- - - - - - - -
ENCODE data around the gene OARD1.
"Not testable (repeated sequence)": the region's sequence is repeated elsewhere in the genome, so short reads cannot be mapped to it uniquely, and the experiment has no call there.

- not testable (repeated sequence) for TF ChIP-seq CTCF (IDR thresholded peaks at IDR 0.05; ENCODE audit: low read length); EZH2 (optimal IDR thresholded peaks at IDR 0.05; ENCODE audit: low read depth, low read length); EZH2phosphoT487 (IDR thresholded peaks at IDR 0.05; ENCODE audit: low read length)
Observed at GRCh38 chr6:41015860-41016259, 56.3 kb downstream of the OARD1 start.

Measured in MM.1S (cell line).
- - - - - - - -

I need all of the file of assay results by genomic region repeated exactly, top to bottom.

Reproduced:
ENCODE data around the gene OARD1.
"Not testable (repeated sequence)": the region's sequence is repeated elsewhere in the genome, so short reads cannot be mapped to it uniquely, and the experiment has no call there.

- not testable (repeated sequence) for TF ChIP-seq CTCF (IDR thresholded peaks at IDR 0.05; ENCODE audit: low read length); EZH2 (optimal IDR thresholded peaks at IDR 0.05; ENCODE audit: low read depth, low read length); EZH2phosphoT487 (IDR thresholded peaks at IDR 0.05; ENCODE audit: low read length)
Observed at GRCh38 chr6:41015860-41016259, 56.3 kb downstream of the OARD1 start.

Measured in MM.1S (cell line).